Hundreds more Alberta doctors are lending their voices to the growing outcry against the provincial government’s sweeping changes to the way doctors are paid.
Health Minister Tyler Shandro terminated the master agreement between the province and the Alberta Medical Association last month and will impose sweeping changes to doctors’ compensation at the end of March.
The changes include limits on how much family doctors get paid for longer appointments and undisclosed cuts to pay for physicians who work inside publicly funded facilities such as hospitals and nursing homes.
Dr. Will White, a psychiatrist who works at Calgary’s Foothills Hospital, penned a letter to Shandro, his local MLA Kathleen Ganley and others, saying he believes the provincial government’s actions will “place all Albertans at risk.”
His 19-page letter is signed by 568 other physicians from around the province.
“We’re … trying to wake people up and go look, the house is on fire here,” said White.
“Let’s put it out before it turns to a conflagration and before we end up with the sort of lasting severe damage that takes years and years to try to begin to undo.”
The letter adds to an unprecedented groundswell of frustration from Alberta physicians.
It’s my opinion that most Albertans have no idea what they are in for.– Dr. Will White
Last week, Calgary-based emergency room physicians banded together and sent a letter to the Health minister outlining their “deep and urgent concerns” about the cuts. The number of signatures on that letter has now grown to more than 140.
And a petition — started by the same ER physicians — calling on Shandro to return to negotiations with Alberta’s doctors, now has more than 11,000 signatures.
In his letter, dated March 3, White says he believes it is his ethical responsibility as a physician to protect the public and to speak out
“It is my opinion that most Albertans have no idea what they are in for if the current provincial government leadership continues along their current course, claiming to perform healing surgery but instead dismembering our health-care system through misguided decisions, without consulting the people who really know how it works, and how it doesn’t work,” the letter states.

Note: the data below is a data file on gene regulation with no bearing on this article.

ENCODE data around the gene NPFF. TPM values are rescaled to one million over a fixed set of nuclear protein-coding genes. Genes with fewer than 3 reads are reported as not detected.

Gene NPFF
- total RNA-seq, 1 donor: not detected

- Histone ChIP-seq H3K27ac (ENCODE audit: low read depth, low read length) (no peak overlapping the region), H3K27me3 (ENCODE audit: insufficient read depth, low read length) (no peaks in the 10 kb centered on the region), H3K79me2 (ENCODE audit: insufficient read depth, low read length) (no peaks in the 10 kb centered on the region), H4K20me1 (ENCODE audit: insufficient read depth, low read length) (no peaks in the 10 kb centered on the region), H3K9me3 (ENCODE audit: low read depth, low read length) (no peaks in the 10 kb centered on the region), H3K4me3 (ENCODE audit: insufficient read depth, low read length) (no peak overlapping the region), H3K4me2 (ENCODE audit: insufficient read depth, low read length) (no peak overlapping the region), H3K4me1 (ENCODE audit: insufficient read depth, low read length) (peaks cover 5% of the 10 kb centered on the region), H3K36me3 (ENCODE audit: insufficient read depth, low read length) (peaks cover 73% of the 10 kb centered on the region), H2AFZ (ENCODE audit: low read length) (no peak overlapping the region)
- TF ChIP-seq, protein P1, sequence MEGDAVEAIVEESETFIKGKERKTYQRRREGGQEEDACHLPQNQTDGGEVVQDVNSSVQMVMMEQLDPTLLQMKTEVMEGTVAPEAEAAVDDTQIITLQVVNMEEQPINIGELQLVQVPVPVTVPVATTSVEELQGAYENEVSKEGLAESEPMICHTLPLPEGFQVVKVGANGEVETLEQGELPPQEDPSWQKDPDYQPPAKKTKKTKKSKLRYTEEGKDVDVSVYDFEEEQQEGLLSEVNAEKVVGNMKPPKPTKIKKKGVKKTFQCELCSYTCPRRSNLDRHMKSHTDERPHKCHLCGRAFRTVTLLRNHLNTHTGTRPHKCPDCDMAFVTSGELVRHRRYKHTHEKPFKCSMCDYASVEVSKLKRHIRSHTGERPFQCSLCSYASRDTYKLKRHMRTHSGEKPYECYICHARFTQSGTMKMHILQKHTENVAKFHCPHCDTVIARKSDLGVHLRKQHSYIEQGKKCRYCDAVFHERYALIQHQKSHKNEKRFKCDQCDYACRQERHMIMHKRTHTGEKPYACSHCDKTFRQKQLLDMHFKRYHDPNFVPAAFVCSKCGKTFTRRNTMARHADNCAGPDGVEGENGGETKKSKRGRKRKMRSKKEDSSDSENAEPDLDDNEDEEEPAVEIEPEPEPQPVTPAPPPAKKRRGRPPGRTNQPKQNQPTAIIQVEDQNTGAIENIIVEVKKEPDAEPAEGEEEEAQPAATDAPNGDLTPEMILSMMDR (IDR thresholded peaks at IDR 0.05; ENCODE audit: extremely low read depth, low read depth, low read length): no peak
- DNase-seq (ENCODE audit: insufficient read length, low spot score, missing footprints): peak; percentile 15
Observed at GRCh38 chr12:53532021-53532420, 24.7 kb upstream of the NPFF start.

According to White, the changes are poorly considered and will lead to fractured care for patients — resulting in problems accessing family doctors, the need to travel longer distances for health care and longer wait times in hospitals
A so-called brain drain is also on the horizon, he says, with many physicians discussing plans to leave the province.
White compares the current cuts to those levelled by premier Ralph Klein during the 1990s.
“Alberta’s not-so-distant past shows that short-sighted decisions can inflict untold, avoidable harm to Albertans that get injured, sick, need surgery, have a mental health problem, develop an addiction, on the farm or in the city, or have a family member that does,” he writes.
Another open letter written by all emergency room physicians in Lethbridge and Medicine Hat raises similar concerns.
The letter states: “We are deeply concerned that as early as April 2020 our emergency departments will begin to be overwhelmed due to reductions in local primary and specialist care. We also warn that any decision that degrades access to community-based primary care medicine will inevitably result in increasing, unsustainable health-care expenditures that will rapidly reverse any budget savings anticipated by these measures.”
According to the Lethbridge and Medicine Hat physicians, a visit to a family doctor currently costs between $38 and $56, from which clinics pay their operating expenses and employ their support staff.
A similar visit to the emergency room, they say, can cost the system more than 10 times that.
“We want to be an equal partner in decision making …so we can ensure not only that we retain physicians but we can attract new physicians, and that we provide quality and cost effective care to Albertans,” said Dr. Bilal Mir, an emergency room physician in Lethbridge and one of the contributors to that letter.
Health minister reacts
Alberta’s Health minister says he’s not aware of the letter, signed by 568 Alberta physicians
“I do know that there has been a lot of misunderstanding among our health professionals in the province about what was changed,” Shandro said at a news conference in Edmonton. “So I think there was a lot of misunderstanding. And I look forward to the Alberta Medical Association helping us clarify the misunderstanding.
“We are going to ensure that we are continuing to pay our physicians in this province so that they are among the highest paid in this country.”
Doctors, however, argue that its the Kenney government that doesn’t understand the implications of the changes, which they say will lead to a fragmentation of care.
They’re calling on the province to return to the bargaining table with doctors.
“I see the public being in danger in the future,” said White, who agrees the government needs to get Alberta’s finances under control.
“But we have to be careful about how we do it because we can do damage to our health-care system that will have years and years of repercussions.”